Interview with Nora J.S Reichardt

Nora J.S Reichardt, reporter of “Local 5 News” in Des Moines, Iowa, USA, made headlines around the world when she came out as trans during a live broadcast. Very kindly, Nora granted us this interview.

You’ve probably been answering this a lot lately, but how was your process to understand that you are trans?

It was a slower process for me — I’ve dealt with depression and anxiety for most of my life, and originally I tried to approach dealing with those as isolated issues. But with time, I started to realize that those were symptoms of me struggling with my gender identity. Going to high school in a pretty rural area, I didn’t quite know how to handle that at the time, but when I got to college, I had more opportunities to learn about what it meant to be trans. During early COVID, I spent a lot of time online, reading accounts from other trans people about what their journey was like, but I was still too scared to transition while I was in school. Shortly after graduation, I began my current job as a TV reporter, and after a few months on air, I finally realized that I couldn’t keep pushing my feelings away and began seeing a therapist to begin the process of accepting that I’m trans.

foto de Nora. Ela é uma mulher branca, gorda, com o cabelo castanho liso medindo no ombro e repartido ao meio. Usa um blazer branco sobre uma blusa laranja. Seus traços são finos, usa um batom vermelho e delineado nos olhos.
Nora J.S Reichardt | Foto: Twitter pessoal

How did it feel to finally be able to assert your gender to yourself?

It’s a wave of relief. After spending so long lying to myself, and by extension the people around me, publicly coming out feels like a massive weight has been removed from me. I’m more in-tune with my thoughts and feelings, I’m a better friend, and I’m no longer burdened with trying to hide every day. I get to be 100% myself all the time, and getting to do that has made me the best possible version of me.

Many trans people don’t do HRT, which is understandable and isn’t what makes you trans. That said, how did you make the decision to do HRT?

For me, the thing that convinced me to pursue HRT wasn’t the physical changes—it was the mental ones. So many trans women who shared their stories online described how getting the right hormones has allowed them to express more emotions and feel them more deeply, and that’s exactly what I wanted from the process. On HRT, I feel so much more like myself than I ever did before!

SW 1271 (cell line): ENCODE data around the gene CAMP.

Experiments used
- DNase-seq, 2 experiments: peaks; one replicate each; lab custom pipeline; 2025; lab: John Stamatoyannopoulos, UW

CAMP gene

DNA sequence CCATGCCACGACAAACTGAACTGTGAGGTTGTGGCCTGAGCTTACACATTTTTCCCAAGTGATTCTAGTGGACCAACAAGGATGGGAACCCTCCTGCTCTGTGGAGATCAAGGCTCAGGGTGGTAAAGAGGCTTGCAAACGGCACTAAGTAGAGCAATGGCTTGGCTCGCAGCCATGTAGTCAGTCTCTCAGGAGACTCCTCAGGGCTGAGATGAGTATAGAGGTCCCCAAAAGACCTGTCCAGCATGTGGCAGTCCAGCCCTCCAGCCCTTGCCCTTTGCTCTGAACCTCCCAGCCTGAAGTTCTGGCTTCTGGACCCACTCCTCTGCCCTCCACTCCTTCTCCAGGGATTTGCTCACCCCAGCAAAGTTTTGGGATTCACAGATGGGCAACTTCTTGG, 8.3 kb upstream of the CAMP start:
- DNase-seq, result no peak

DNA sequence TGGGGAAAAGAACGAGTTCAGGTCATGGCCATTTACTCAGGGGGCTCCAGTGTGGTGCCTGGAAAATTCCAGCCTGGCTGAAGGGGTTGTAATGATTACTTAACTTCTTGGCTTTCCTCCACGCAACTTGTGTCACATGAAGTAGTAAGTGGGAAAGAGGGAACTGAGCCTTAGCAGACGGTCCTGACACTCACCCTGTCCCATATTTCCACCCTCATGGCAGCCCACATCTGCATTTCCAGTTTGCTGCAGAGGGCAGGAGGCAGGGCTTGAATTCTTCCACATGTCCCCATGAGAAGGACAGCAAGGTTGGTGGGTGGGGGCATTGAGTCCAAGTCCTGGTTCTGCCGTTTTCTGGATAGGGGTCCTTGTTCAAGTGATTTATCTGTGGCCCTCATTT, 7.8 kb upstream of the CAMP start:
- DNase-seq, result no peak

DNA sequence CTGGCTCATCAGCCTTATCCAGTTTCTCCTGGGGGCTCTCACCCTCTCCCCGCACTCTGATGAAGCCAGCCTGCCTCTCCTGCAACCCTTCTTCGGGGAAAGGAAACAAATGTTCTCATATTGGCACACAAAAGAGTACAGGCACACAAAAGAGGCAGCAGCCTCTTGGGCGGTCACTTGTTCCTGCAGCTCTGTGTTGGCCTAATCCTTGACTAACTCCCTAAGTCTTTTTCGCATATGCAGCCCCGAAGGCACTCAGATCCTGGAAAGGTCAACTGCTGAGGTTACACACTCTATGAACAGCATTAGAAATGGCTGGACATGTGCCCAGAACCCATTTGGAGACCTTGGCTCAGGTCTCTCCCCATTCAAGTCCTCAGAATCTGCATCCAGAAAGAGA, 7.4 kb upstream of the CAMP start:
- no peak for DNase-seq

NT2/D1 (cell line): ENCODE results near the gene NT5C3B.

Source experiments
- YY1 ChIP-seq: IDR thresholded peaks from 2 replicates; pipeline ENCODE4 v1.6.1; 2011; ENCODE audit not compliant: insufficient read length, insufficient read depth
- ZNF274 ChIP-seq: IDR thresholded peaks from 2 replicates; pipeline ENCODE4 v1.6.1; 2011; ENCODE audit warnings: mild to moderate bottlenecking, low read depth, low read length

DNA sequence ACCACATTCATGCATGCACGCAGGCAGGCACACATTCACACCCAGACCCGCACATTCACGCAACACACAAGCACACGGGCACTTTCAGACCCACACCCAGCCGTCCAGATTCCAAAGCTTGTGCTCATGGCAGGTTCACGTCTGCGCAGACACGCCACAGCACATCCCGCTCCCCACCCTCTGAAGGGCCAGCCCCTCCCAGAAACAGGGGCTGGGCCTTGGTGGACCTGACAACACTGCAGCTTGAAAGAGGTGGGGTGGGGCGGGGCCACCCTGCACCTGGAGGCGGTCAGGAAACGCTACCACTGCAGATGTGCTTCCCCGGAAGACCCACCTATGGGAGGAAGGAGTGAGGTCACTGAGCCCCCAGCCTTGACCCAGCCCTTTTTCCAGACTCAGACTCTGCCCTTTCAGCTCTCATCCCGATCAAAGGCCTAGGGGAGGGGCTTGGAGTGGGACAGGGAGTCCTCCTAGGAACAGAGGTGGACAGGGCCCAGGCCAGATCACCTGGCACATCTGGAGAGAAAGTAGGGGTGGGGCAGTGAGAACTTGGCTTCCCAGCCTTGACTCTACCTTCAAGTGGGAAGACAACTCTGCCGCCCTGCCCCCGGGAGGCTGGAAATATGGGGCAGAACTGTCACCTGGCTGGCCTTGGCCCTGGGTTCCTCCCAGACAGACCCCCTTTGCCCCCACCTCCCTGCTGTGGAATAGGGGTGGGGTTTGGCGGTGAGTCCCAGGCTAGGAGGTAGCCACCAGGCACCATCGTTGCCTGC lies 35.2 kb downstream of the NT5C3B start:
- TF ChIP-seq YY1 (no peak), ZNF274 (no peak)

A fear that many of us trans have is to come out at work. You did it not just at work but while were live. How did it feel?

I went back-and-forth for a long time about how to address my transition on air. After a lot of discussions with friends, I decided to be direct with the audience. I’d been reporting for WOI for over a year before I went public about being trans, so I’d built up a good connection with the audience. Because of that, I saw an opportunity to educate others about what it is to be trans in a very personal way. It was definitely a bit terrifying to put myself out there in such a way, especially not knowing what the reception would be like, but I’m thrilled with how the process turned out. I’ve been getting some truly amazing messages and comments every since I first came out, and I’m incredibly humbled by that.

Your story has reached the world, and also the lives of many trans people. How do you feel knowing that you are now a reference for many people in this community, inspiring them to be who they are?

It’s a bit intimidating! I’ve had a lot of trans people at different stages of their journeys reach out to me since the story aired, and I’m flattered by all the kindness they’ve had to share. I’ve even been able to start working with a few who are earlier on in the process, sharing the little tidbits of wisdom I’ve acquired over the last year. Everyone’s transition is very different, and I’m always careful not to paint with too broad a brush when I’m giving advice, but being in this position is the greatest honor of my life. Growing up in rural Minnesota, I didn’t see a single trans person around me. If I had, I might’ve been able to figure out my identity a lot sooner. Getting to be that visible figure or mentor for others has been the most fulfilling part of my journey.

And finally, how are you now? How is Nora from the present truly feeling?

Right now, my head is still spinning for how far the story traveled. I expected that there might be some local interest in my story from other Iowa news outlets, but this has gone international in a way I could’ve have ever dreamed of. I did an interview with a reporter in the United Kingdom, and I got an email from a supportive viewer in Australia. At one point, the story was at the top of the Uplifting News subreddit, which has 18.5 million subscribers. Needless to say, that’s a lot of eyes. But the reception has been overwhelmingly positive, and I wouldn’t change a thing. Now that the immediate excitement is quieting down a bit, I’m focused on getting back to work doing the job I enjoy, talking to Iowans and sharing their stories. I do want to find more ways to use this newfound platform to keep educating others and supporting the trans community. I don’t know exactly what that will look like yet, but I hope that this is just the beginning of something even better

We are very happy to be able to share this story.

You can know more about Nora following her social media: Nora J.S. Reichardt (@Nora_JSR) | Twitter